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Morris Worm Turning 20 84

Posted by Soulskill
from the malware-what-is-that dept.
netbuzz writes "The Internet will mark an infamous anniversary Sunday, when the Morris worm turns 20. Considered the first major attack on the 'Net, Morris served as a wake-up call about the risk of software bugs, and it set the stage for network security to become an important area of computer science. It was also the first time many non-techies heard of the 'Net, as the mainstream media covered the story extensively." Reader maximus1 contributes a brief ITWorld story about Robert Morris himself.
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Morris Worm Turning 20

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  • terrorist! (Score:5, Funny)

    by gEvil (beta) (945888) on Friday October 31, 2008 @02:46PM (#25587373)
    Robert Tappan Morris, the 21-year-old Cornell University student who unleashed the first worm attack on the Internet in 1988, has fully rehabilitated his reputation in the computer science community. Today, he is a respected associate professor of computer science at MIT.

    Sounds like a terrorist to me. And anyone who's ever taken one of his classes or worked with him is guilty of palling around with terrorists.
    • Re: (Score:2, Funny)

      You mean he has explicitly said he doesn't regret it and that he wishes he had done more damage?
      • by osu-neko (2604)

        You mean he has explicitly said he doesn't regret it and that he wishes he had done more damage?

        Does it matter, assuming we're talking about people who've worked with him or taken classes from him?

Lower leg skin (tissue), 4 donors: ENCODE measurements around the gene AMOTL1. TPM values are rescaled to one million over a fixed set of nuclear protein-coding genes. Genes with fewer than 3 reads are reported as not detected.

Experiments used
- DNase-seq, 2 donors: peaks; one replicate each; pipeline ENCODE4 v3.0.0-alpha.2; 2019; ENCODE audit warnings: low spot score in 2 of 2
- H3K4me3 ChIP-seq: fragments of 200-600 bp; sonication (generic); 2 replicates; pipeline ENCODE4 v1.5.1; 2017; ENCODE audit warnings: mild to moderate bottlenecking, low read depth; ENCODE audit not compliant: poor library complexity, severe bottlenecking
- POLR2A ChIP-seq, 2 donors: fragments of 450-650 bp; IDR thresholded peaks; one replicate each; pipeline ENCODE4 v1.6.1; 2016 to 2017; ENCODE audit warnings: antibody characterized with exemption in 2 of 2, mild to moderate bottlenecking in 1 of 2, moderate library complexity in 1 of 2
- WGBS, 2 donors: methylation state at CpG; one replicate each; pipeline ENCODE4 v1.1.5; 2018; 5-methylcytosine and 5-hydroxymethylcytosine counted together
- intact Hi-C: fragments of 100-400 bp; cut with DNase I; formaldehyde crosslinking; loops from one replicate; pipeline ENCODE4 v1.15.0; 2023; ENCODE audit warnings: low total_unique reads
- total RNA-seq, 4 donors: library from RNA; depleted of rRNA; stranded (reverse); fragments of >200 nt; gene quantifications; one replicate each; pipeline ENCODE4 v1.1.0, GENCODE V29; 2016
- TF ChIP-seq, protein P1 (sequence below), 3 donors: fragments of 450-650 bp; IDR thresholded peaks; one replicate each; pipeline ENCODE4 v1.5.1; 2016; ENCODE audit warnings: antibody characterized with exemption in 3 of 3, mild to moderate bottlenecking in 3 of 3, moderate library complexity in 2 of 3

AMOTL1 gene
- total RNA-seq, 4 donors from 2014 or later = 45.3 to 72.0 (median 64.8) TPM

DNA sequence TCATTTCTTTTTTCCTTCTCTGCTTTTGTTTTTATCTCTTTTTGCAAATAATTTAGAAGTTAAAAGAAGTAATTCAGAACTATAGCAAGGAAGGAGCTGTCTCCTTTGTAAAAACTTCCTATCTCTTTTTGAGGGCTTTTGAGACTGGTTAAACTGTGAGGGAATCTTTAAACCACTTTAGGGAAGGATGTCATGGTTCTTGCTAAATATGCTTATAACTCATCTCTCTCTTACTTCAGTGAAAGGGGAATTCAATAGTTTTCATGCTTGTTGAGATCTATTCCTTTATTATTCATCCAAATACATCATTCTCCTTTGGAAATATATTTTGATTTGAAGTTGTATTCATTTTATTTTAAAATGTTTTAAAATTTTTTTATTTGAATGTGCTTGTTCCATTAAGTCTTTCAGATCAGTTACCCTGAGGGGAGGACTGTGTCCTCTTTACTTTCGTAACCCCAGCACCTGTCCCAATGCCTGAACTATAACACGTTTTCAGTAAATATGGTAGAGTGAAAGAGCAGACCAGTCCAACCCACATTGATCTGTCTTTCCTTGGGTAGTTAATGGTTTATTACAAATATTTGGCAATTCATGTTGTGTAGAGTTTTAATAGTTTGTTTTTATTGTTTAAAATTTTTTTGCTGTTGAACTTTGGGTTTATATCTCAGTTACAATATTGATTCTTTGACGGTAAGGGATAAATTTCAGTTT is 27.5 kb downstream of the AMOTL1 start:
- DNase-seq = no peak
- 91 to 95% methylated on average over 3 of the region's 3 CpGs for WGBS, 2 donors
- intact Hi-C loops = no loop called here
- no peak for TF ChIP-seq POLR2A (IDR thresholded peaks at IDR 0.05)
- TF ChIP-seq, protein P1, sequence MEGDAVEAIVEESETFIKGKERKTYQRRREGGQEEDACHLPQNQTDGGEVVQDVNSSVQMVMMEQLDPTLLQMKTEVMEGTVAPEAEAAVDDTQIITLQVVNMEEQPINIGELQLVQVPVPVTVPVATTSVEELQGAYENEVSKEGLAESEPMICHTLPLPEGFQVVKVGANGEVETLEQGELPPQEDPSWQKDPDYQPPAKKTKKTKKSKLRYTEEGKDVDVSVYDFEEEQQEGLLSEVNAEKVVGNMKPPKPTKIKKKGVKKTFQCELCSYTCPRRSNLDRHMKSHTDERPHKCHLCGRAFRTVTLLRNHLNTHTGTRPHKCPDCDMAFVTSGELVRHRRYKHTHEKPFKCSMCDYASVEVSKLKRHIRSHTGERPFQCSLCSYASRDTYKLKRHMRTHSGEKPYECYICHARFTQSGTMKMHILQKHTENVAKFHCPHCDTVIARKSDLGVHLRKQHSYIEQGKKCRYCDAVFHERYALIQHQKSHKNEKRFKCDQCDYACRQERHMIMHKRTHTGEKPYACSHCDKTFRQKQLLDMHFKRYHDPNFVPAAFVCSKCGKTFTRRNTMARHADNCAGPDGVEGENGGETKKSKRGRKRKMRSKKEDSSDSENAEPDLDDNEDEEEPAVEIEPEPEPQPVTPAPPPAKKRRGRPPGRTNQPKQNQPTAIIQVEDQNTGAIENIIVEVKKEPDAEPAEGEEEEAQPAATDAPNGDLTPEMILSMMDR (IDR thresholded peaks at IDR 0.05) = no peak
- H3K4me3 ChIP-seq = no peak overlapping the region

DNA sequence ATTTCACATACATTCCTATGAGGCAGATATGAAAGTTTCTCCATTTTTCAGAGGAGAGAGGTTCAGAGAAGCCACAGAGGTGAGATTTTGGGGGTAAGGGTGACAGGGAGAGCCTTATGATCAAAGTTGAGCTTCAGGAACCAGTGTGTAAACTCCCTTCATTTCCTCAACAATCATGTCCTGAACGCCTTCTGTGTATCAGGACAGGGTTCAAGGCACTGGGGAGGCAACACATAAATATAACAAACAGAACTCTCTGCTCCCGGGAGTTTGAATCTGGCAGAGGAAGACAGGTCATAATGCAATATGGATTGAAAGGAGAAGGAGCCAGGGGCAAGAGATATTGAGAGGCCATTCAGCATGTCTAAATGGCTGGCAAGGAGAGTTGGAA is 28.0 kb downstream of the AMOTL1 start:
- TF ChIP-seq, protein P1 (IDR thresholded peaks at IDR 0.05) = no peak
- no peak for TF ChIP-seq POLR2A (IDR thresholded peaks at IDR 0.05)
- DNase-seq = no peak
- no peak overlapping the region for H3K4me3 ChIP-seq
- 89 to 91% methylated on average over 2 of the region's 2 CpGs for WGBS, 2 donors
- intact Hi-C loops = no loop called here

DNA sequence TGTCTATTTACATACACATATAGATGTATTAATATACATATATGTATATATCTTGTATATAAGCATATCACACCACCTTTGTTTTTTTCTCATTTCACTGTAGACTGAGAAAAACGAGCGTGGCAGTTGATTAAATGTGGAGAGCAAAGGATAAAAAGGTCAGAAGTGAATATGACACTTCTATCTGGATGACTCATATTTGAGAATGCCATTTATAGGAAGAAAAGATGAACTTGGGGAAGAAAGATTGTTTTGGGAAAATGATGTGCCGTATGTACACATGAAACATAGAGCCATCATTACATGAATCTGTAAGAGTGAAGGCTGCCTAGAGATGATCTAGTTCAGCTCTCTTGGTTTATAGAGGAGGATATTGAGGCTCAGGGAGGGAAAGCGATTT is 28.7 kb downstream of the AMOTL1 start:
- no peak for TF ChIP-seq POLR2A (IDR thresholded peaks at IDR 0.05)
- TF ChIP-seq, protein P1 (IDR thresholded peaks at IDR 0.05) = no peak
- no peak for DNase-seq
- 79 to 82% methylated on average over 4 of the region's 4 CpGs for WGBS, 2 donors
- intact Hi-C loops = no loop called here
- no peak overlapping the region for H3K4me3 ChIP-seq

I have a good friend who happens to be conservative. I happen to be liberal. He pals around with me anyway. He agrees that anyone who tried to judge his opinions or beliefs based on anything I've said or done would be a complete and utter moron, even though it's quite true that he willingly pals around with me, even considers me a close friend.

        You gotta wonder about the intelligence of someone who would t

    • Re: (Score:1, Funny)

      by Anonymous Coward

      you mean he pals around with _theorists_?

      • Re: (Score:3, Funny)

        Theorists? Terrorists?

        Same thing really. Just lookie at some of them theories, them cotton pickin' high falutin' theorists came up with! I mean the Earth not being 6000 year old like the Bible says it must be and all that evolube...shion thing! Next thing them be trying to say that the Sun does not go round the Earth as the Lord intended! I say get them all commie theorizing terrorists in the Gitmo where they belong!

    • You know, Obama did pal around with Morris when he was 8. McCain was going to bring this up, but he was worried that Obama would bring up the fact that McCain was boyhood friends with John Wilkes Booth.

    • Re: (Score:1, Funny)

      by Anonymous Coward

      Sounds like a terrorist to me. And anyone who's ever taken one of his classes or worked with him is guilty of palling around with terrorists.

      I have to say it, this is apalling!

    • by bboxman (1342573)

      There is absolutely nothing wrong with sending bits to a computer. That the computer doesn't behave as expected as a result isn't the fault of the sender; it is the fault of the programming staff responsible for the fault.

      The authors of Sendmail (and IIRC, emacs and one other program) are guilty of negligiance. Perhaps free software should be allowed a disclaimer out. But M$, Google, Apple, and their ilk should not. Instead of going after people who just "spoke" to the systems, society should pursu

  • Wow... (Score:3, Interesting)

    by Facegarden (967477) on Friday October 31, 2008 @03:09PM (#25587681)

    I would LOVE to see some of that old news footage!
    -Taylor

    • Re:Wow... (Score:5, Interesting)

      by altek (119814) on Friday October 31, 2008 @03:44PM (#25588149) Homepage

      I was only 8 years old at the time. But I remember it well, because I was already very into computers (programming in BASIC on an Apple IIe, and my friend's C64).

      Anyway, I remember it being on the news every day, and they were using all kinds of scary "Computer virus" graphics, and talking about virus this and that. I don't recall the word "worm" being used.